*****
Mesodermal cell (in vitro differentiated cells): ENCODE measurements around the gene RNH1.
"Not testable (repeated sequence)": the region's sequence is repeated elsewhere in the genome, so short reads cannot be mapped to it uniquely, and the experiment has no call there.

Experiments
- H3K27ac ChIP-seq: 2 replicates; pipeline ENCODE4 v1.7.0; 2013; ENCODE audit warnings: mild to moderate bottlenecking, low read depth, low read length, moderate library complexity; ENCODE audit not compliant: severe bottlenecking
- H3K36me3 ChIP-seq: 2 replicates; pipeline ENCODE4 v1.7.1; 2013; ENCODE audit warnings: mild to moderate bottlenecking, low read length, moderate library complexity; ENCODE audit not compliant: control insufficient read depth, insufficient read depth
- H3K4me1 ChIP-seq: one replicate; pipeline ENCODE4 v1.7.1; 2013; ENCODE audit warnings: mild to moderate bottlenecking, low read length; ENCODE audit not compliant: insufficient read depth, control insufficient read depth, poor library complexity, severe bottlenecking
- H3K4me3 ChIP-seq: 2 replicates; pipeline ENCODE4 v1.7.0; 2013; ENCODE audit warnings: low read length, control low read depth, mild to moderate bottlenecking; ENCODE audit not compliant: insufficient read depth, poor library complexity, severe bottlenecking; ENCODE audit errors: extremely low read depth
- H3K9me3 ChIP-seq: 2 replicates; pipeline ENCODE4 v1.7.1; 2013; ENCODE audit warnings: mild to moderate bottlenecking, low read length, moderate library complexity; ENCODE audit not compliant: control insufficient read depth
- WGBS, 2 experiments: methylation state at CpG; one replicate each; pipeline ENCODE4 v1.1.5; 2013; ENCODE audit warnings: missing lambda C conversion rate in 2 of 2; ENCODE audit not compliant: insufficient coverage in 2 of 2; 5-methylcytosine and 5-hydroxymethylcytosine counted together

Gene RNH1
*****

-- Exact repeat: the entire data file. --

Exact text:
Mesodermal cell (in vitro differentiated cells): ENCODE measurements around the gene RNH1.
"Not testable (repeated sequence)": the region's sequence is repeated elsewhere in the genome, so short reads cannot be mapped to it uniquely, and the experiment has no call there.

Experiments
- H3K27ac ChIP-seq: 2 replicates; pipeline ENCODE4 v1.7.0; 2013; ENCODE audit warnings: mild to moderate bottlenecking, low read depth, low read length, moderate library complexity; ENCODE audit not compliant: severe bottlenecking
- H3K36me3 ChIP-seq: 2 replicates; pipeline ENCODE4 v1.7.1; 2013; ENCODE audit warnings: mild to moderate bottlenecking, low read length, moderate library complexity; ENCODE audit not compliant: control insufficient read depth, insufficient read depth
- H3K4me1 ChIP-seq: one replicate; pipeline ENCODE4 v1.7.1; 2013; ENCODE audit warnings: mild to moderate bottlenecking, low read length; ENCODE audit not compliant: insufficient read depth, control insufficient read depth, poor library complexity, severe bottlenecking
- H3K4me3 ChIP-seq: 2 replicates; pipeline ENCODE4 v1.7.0; 2013; ENCODE audit warnings: low read length, control low read depth, mild to moderate bottlenecking; ENCODE audit not compliant: insufficient read depth, poor library complexity, severe bottlenecking; ENCODE audit errors: extremely low read depth
- H3K9me3 ChIP-seq: 2 replicates; pipeline ENCODE4 v1.7.1; 2013; ENCODE audit warnings: mild to moderate bottlenecking, low read length, moderate library complexity; ENCODE audit not compliant: control insufficient read depth
- WGBS, 2 experiments: methylation state at CpG; one replicate each; pipeline ENCODE4 v1.1.5; 2013; ENCODE audit warnings: missing lambda C conversion rate in 2 of 2; ENCODE audit not compliant: insufficient coverage in 2 of 2; 5-methylcytosine and 5-hydroxymethylcytosine counted together

Gene RNH1